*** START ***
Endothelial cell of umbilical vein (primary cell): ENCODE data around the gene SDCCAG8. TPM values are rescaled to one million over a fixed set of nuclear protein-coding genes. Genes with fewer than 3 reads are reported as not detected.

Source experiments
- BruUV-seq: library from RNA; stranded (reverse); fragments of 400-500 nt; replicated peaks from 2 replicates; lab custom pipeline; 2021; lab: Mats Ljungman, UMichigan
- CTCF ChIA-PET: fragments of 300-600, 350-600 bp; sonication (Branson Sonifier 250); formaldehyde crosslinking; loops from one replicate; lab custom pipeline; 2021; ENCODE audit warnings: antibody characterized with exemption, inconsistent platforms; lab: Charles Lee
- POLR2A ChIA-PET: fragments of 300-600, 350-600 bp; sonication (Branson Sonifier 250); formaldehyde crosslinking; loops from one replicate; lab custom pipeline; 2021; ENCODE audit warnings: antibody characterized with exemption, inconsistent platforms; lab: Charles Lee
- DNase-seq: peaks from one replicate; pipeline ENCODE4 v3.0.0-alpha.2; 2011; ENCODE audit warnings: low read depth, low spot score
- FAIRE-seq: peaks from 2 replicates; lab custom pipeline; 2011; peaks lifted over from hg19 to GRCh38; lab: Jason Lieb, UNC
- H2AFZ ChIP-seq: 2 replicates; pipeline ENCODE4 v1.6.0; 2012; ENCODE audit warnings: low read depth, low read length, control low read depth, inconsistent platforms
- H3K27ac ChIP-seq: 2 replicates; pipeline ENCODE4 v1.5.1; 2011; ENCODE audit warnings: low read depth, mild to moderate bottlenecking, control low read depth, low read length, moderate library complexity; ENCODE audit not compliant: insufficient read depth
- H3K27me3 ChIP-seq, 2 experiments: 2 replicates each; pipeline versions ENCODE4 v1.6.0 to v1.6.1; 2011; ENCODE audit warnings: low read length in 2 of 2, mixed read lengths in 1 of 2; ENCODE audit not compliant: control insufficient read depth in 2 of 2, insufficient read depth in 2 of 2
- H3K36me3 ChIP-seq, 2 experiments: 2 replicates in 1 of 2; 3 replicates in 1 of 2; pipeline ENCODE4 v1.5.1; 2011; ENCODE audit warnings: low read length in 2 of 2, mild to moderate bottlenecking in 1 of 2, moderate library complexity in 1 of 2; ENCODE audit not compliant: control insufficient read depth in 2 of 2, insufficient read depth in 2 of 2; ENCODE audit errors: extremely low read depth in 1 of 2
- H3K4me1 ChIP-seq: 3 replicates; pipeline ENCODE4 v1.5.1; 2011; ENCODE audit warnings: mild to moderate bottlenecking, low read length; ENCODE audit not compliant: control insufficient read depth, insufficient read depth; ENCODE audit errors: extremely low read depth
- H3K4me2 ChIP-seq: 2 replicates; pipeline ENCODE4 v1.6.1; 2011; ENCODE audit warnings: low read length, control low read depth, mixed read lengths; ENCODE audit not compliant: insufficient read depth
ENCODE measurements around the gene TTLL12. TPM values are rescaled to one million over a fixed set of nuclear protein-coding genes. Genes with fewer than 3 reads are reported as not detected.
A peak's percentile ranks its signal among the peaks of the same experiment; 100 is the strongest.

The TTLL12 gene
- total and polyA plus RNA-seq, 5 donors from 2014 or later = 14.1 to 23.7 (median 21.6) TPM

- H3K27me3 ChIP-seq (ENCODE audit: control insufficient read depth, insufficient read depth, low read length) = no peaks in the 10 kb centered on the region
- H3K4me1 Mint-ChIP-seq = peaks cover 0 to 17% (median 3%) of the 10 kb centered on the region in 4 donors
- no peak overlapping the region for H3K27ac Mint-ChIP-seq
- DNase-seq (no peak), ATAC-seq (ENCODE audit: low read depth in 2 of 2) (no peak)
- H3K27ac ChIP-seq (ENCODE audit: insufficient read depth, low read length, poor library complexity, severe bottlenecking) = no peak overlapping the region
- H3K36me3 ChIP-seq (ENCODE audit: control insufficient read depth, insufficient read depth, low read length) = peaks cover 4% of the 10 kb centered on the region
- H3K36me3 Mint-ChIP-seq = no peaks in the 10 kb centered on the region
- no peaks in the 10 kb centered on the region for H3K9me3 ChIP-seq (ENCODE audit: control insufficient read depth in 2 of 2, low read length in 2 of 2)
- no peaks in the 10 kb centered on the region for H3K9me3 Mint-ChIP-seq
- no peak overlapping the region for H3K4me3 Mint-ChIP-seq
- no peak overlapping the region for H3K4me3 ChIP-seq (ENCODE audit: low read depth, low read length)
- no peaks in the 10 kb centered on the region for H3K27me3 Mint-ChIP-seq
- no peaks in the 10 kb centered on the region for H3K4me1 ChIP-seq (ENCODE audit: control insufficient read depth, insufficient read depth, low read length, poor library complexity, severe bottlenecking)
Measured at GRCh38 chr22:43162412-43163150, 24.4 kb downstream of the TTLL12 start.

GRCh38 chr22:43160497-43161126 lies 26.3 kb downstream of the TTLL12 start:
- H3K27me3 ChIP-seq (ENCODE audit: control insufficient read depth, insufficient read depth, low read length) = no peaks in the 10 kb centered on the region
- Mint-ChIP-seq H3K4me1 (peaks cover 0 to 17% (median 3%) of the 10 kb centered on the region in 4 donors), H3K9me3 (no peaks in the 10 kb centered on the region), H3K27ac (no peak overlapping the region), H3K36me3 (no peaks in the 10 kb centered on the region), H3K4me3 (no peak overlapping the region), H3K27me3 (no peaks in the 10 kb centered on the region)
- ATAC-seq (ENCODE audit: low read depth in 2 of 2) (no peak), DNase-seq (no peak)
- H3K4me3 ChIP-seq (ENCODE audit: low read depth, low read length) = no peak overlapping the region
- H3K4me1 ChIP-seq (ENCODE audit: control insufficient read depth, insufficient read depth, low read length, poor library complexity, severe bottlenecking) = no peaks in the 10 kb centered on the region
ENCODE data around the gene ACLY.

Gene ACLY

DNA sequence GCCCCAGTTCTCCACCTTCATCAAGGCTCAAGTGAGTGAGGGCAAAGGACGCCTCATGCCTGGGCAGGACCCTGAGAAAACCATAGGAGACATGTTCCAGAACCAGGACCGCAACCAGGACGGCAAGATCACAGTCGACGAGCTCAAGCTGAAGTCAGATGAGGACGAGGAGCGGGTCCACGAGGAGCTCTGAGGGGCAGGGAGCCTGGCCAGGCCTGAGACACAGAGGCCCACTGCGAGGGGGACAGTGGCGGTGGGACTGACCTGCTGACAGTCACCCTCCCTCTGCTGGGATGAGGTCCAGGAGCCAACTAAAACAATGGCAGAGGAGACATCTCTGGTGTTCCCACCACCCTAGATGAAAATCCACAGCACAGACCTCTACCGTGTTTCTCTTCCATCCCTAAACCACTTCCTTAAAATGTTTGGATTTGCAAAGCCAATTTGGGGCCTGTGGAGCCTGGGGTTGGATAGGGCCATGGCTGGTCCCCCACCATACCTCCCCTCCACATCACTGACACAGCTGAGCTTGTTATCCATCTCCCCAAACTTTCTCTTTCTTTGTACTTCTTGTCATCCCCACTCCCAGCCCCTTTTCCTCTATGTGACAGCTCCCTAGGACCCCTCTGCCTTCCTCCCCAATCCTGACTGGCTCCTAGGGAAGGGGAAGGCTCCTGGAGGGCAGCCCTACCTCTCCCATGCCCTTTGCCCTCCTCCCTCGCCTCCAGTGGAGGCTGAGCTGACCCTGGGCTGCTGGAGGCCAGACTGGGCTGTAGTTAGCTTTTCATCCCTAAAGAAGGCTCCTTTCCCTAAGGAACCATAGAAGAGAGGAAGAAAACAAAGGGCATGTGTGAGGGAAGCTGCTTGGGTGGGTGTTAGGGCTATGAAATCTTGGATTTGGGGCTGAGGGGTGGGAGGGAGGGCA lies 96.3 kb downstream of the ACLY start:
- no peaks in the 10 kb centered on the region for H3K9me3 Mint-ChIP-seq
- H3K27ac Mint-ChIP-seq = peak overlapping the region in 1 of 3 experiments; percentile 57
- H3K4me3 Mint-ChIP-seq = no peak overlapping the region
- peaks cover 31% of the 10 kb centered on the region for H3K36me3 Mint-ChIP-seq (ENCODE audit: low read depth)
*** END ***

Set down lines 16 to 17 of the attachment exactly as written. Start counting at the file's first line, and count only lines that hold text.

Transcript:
The TTLL12 gene
- total and polyA plus RNA-seq, 5 donors from 2014 or later = 14.1 to 23.7 (median 21.6) TPM